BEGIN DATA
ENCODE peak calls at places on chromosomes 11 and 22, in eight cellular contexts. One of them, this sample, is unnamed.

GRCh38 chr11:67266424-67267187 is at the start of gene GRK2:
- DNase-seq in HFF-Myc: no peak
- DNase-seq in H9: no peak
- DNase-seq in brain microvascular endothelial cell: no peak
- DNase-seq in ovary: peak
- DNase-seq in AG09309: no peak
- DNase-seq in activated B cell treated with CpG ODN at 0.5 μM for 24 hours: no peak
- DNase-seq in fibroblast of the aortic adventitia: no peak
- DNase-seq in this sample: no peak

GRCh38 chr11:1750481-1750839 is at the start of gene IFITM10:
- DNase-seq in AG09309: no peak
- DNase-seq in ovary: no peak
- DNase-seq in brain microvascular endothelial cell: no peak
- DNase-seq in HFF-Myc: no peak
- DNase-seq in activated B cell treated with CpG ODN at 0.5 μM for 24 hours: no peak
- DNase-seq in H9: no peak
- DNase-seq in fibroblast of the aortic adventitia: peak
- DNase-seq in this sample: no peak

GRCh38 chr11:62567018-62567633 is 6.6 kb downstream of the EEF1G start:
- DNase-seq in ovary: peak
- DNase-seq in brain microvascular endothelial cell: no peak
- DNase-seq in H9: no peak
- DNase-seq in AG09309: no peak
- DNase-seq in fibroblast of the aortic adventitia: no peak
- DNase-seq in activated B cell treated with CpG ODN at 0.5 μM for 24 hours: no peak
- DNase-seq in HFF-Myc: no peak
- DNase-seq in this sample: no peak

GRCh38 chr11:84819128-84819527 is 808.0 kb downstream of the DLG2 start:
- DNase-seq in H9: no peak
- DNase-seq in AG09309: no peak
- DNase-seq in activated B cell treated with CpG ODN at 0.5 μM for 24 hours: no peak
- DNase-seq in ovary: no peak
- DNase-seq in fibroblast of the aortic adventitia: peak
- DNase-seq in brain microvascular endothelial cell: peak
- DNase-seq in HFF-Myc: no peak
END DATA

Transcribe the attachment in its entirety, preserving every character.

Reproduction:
ENCODE peak calls at places on chromosomes 11 and 22, in eight cellular contexts. One of them, this sample, is unnamed.

GRCh38 chr11:67266424-67267187 is at the start of gene GRK2:
- DNase-seq in HFF-Myc: no peak
- DNase-seq in H9: no peak
- DNase-seq in brain microvascular endothelial cell: no peak
- DNase-seq in ovary: peak
- DNase-seq in AG09309: no peak
- DNase-seq in activated B cell treated with CpG ODN at 0.5 μM for 24 hours: no peak
- DNase-seq in fibroblast of the aortic adventitia: no peak
- DNase-seq in this sample: no peak

GRCh38 chr11:1750481-1750839 is at the start of gene IFITM10:
- DNase-seq in AG09309: no peak
- DNase-seq in ovary: no peak
- DNase-seq in brain microvascular endothelial cell: no peak
- DNase-seq in HFF-Myc: no peak
- DNase-seq in activated B cell treated with CpG ODN at 0.5 μM for 24 hours: no peak
- DNase-seq in H9: no peak
- DNase-seq in fibroblast of the aortic adventitia: peak
- DNase-seq in this sample: no peak

GRCh38 chr11:62567018-62567633 is 6.6 kb downstream of the EEF1G start:
- DNase-seq in ovary: peak
- DNase-seq in brain microvascular endothelial cell: no peak
- DNase-seq in H9: no peak
- DNase-seq in AG09309: no peak
- DNase-seq in fibroblast of the aortic adventitia: no peak
- DNase-seq in activated B cell treated with CpG ODN at 0.5 μM for 24 hours: no peak
- DNase-seq in HFF-Myc: no peak
- DNase-seq in this sample: no peak

GRCh38 chr11:84819128-84819527 is 808.0 kb downstream of the DLG2 start:
- DNase-seq in H9: no peak
- DNase-seq in AG09309: no peak
- DNase-seq in activated B cell treated with CpG ODN at 0.5 μM for 24 hours: no peak
- DNase-seq in ovary: no peak
- DNase-seq in fibroblast of the aortic adventitia: peak
- DNase-seq in brain microvascular endothelial cell: peak
- DNase-seq in HFF-Myc: no peak